This site is operated by a business or businesses owned by Informa PLC and all copyright resides with them. Informa PLC's registered office is 5 Howick Place, London SW1P 1WG. Registered in England and Wales. Number 8860726.
Why Is UC/UCC Such a Good Cloud Application?
Despite all the cloud hype, most communications applications haven't been shifting significantly to the cloud. UC/UCC is different. In fact, most businesses in my surveys say they believe the cloud is the best place for these applications. What is it that makes the cloud seem the natural hosting point for UC/UCC? Those same surveys offer some insight.
According to users, the number one factor that influences a cloud-hosting decision for UC/UCC is the independence of UC/UCC from "mainstream" networking and IT. The bigger the company, the more likely it is to see UC/UCC as a separate technical unit, sometimes not even reporting to the CIO. As such, it can behave like a line department, and we all know that line organizations are likely to want to cloud-source many of their applications.
For decades, voice and data networking has been separated in most businesses. PBXs and ACDs have been run by their own operations groups, in no small part because they didn't share any technology with the rest of the IT organization. When software-based UC/UCC emerged, it looked to many like an application to be run and not a shift in network strategy. The vendors in the space fostered this view; after all, they'd been selling to the same independent groups for all those decades, and didn't want to have to break in new sales channels.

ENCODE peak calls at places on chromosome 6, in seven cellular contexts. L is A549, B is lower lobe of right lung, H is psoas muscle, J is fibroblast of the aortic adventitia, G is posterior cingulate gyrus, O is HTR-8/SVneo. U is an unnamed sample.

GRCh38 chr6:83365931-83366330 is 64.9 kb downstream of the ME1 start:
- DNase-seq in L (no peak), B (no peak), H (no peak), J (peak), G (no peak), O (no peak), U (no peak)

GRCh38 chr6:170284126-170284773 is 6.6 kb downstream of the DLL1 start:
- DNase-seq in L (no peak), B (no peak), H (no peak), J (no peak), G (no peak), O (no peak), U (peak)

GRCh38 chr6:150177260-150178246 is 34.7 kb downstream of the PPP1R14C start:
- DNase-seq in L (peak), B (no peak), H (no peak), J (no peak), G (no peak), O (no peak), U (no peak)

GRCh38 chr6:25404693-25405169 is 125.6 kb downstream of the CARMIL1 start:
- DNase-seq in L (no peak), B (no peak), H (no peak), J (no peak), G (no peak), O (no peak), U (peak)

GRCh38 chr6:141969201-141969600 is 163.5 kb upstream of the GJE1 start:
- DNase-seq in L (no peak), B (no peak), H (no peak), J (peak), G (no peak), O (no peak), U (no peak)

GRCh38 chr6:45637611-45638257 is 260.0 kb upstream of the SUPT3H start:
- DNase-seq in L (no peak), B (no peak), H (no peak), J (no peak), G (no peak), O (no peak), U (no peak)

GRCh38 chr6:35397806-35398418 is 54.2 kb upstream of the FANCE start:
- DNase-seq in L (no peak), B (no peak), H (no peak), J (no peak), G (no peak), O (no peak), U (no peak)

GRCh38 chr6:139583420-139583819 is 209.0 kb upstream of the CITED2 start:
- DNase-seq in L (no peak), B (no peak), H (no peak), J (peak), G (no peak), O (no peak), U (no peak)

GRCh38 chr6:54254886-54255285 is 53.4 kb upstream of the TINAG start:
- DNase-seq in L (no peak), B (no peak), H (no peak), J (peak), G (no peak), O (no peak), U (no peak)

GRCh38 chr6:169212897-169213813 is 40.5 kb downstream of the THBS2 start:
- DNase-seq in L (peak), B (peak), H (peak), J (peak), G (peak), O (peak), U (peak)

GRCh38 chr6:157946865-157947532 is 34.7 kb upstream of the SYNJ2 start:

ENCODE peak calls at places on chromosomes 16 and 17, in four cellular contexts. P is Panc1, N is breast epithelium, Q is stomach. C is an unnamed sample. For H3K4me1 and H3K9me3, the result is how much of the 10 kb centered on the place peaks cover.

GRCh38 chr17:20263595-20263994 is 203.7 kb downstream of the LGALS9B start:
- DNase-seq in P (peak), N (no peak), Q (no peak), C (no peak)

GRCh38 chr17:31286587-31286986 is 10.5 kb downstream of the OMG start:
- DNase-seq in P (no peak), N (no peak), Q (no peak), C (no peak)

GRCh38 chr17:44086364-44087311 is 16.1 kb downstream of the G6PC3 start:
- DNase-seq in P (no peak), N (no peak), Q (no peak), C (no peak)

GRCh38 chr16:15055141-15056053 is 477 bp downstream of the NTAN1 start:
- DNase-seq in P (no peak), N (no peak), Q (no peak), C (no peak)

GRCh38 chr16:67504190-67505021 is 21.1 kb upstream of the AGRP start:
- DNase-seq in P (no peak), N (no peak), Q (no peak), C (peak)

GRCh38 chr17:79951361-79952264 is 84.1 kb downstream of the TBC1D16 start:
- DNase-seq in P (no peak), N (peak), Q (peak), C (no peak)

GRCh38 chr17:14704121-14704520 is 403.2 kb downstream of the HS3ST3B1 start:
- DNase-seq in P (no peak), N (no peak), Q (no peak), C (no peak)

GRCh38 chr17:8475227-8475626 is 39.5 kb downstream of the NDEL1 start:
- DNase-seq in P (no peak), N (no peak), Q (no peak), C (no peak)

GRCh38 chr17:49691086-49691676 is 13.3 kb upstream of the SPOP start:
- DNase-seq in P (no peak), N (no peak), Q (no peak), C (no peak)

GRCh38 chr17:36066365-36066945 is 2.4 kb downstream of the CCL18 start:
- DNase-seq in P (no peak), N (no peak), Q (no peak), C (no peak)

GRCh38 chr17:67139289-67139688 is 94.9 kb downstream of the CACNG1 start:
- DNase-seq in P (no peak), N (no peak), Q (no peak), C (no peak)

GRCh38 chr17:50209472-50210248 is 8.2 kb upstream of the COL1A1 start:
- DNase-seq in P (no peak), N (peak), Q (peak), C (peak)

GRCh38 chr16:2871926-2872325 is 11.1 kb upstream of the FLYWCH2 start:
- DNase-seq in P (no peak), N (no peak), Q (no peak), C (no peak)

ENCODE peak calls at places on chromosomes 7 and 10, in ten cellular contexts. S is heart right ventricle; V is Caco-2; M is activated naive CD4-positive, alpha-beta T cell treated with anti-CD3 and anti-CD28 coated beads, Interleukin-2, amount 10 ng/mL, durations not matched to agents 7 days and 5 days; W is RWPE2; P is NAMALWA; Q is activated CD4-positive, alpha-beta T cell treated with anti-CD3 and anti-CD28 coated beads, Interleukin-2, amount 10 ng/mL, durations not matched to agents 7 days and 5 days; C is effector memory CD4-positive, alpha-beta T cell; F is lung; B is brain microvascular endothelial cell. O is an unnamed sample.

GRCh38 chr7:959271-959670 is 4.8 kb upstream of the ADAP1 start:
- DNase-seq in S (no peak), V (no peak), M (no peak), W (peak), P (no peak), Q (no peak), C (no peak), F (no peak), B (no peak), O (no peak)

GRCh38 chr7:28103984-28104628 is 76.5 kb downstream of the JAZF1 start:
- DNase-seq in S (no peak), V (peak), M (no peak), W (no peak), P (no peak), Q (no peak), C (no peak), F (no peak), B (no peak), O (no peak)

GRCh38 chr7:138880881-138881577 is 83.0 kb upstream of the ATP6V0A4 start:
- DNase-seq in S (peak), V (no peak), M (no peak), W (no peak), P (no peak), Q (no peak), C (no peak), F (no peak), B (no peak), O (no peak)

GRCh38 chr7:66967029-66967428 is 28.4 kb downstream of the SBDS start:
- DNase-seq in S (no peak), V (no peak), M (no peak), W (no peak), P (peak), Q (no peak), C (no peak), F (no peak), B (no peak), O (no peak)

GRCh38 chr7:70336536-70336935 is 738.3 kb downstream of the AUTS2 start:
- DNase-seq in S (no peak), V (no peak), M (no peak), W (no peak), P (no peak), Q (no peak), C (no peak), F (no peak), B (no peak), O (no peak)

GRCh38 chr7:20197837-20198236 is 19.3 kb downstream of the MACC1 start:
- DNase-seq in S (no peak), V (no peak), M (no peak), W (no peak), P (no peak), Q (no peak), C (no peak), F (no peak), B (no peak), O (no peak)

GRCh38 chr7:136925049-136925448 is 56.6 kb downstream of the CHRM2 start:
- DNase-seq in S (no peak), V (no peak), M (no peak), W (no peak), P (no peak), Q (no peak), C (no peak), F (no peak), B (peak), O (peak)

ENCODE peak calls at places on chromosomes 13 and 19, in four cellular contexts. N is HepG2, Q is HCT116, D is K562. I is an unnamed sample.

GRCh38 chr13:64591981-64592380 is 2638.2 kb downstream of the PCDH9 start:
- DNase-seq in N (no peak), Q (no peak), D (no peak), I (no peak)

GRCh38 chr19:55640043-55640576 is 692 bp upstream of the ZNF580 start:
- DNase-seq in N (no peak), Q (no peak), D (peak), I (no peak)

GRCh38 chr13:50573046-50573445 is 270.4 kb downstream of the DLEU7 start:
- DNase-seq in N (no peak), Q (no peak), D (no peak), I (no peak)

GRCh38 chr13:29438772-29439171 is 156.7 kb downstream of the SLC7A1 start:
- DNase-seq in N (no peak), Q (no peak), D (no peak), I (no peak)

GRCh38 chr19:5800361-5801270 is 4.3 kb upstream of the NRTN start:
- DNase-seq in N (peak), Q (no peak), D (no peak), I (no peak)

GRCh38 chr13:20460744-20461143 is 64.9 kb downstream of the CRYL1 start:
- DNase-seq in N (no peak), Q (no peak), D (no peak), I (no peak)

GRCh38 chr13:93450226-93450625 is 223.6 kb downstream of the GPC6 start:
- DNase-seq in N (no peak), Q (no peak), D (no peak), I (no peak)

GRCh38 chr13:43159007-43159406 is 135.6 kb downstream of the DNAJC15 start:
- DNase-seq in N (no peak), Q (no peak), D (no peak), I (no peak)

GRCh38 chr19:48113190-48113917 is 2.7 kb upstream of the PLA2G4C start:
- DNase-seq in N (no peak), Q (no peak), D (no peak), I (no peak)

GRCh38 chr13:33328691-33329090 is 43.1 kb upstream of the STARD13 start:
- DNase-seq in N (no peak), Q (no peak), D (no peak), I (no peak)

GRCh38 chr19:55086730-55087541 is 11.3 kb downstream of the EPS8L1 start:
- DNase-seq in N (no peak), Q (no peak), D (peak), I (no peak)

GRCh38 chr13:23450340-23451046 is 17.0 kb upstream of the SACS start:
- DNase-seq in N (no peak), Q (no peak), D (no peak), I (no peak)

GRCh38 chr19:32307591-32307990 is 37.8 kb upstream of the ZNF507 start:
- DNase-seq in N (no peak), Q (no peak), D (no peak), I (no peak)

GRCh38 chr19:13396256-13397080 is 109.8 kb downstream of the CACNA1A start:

The problem was most enterprises encountered immediate resistance to the notion of having independent servers and network equipment to handle voice. This resistance made the notion of cloud-sourcing UC/UCC more attractive to both vendors and users. That UC/UCC required a different kind of hosting and different networking issues meant that even the IT organizations were sometimes happy to see the stuff go to the public cloud as a service.
The second factor that's pushing UC/UCC to the cloud is the increasingly distributed nature of the applications themselves. More and more companies outsource some or all of their call-center activity, support home or fully mobile workers, and expect to have communications follow the workers to wherever they end up. This is easily done with cloud-hosted UC/UCC because the software can be distributed and handle distributed, variable, worker populations. Doing that with premises systems is possible, but more complicated.
The trend that's making this more of a factor in cloud UC/UCC is the use of third-party or remote workers for call handling rather than outsourcing an entire call center. Companies may now use remote workers to offload traditional call-handling tasks, even encouraging employees to stay home to create an employment benefit or open their hiring to a new set of potential employees. Where a company either contracts with third parties to handle calls or wants home or remote employees to be as connected as they'd be at their desks, the UC/UCC tools tend to be more software-centric for feature flexibility, and more distributed to accommodate geographical distribution of workers.